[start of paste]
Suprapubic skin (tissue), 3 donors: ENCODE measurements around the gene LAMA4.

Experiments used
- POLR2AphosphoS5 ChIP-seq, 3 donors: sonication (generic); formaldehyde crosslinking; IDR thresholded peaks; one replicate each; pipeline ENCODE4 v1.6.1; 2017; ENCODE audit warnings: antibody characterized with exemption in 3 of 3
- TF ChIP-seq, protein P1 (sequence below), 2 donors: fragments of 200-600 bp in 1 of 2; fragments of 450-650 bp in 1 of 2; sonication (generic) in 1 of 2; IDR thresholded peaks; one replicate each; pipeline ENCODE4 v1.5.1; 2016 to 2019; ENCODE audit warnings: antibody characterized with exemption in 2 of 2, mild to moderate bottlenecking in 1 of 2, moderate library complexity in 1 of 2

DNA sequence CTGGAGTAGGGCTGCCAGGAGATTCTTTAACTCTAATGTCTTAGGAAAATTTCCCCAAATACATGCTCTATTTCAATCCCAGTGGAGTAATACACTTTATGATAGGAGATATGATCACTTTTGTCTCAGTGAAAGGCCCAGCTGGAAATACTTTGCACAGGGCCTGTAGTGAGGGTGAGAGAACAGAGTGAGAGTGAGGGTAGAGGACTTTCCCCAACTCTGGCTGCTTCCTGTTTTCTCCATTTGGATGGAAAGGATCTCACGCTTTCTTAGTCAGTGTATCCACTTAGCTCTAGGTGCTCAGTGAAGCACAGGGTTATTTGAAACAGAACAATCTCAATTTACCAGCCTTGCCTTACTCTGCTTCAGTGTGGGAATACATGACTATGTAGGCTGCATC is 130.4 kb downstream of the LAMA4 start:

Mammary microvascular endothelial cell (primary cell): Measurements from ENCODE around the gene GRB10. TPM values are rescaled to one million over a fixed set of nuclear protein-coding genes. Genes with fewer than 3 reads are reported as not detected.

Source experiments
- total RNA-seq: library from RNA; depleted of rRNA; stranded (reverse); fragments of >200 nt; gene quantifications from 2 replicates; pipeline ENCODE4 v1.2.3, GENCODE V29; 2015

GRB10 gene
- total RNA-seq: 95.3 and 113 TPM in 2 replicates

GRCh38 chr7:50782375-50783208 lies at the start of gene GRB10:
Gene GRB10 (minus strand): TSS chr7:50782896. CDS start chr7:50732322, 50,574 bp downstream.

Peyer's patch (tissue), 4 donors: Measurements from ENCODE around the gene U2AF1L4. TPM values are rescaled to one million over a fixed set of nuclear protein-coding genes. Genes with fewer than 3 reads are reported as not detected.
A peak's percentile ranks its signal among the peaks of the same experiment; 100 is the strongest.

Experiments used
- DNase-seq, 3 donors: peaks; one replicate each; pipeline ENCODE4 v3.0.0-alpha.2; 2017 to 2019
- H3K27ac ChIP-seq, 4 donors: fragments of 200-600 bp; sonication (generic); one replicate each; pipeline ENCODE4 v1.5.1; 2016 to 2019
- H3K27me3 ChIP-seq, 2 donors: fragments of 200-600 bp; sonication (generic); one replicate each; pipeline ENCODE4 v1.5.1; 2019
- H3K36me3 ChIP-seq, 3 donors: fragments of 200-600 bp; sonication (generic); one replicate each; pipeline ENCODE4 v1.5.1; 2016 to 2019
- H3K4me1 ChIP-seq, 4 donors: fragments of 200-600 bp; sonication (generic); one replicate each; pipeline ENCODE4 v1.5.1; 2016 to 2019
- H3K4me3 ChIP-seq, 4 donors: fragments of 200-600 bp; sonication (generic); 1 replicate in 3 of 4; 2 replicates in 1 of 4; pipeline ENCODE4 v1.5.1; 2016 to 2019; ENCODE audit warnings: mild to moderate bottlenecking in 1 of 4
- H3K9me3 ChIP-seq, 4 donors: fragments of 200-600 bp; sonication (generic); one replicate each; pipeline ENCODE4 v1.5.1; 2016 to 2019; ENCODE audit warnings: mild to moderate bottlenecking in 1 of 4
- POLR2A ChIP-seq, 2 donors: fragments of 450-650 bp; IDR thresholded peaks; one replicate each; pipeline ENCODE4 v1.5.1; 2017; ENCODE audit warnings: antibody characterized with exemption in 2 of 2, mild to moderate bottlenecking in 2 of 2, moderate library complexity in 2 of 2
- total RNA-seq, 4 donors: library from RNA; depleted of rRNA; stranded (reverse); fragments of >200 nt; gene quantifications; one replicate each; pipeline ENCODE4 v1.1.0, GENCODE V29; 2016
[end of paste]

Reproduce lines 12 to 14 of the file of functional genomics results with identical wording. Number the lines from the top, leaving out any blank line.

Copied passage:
Gene GRB10 (minus strand): TSS chr7:50782896. CDS start chr7:50732322, 50,574 bp downstream.

Peyer's patch (tissue), 4 donors: Measurements from ENCODE around the gene U2AF1L4. TPM values are rescaled to one million over a fixed set of nuclear protein-coding genes. Genes with fewer than 3 reads are reported as not detected.
A peak's percentile ranks its signal among the peaks of the same experiment; 100 is the strongest.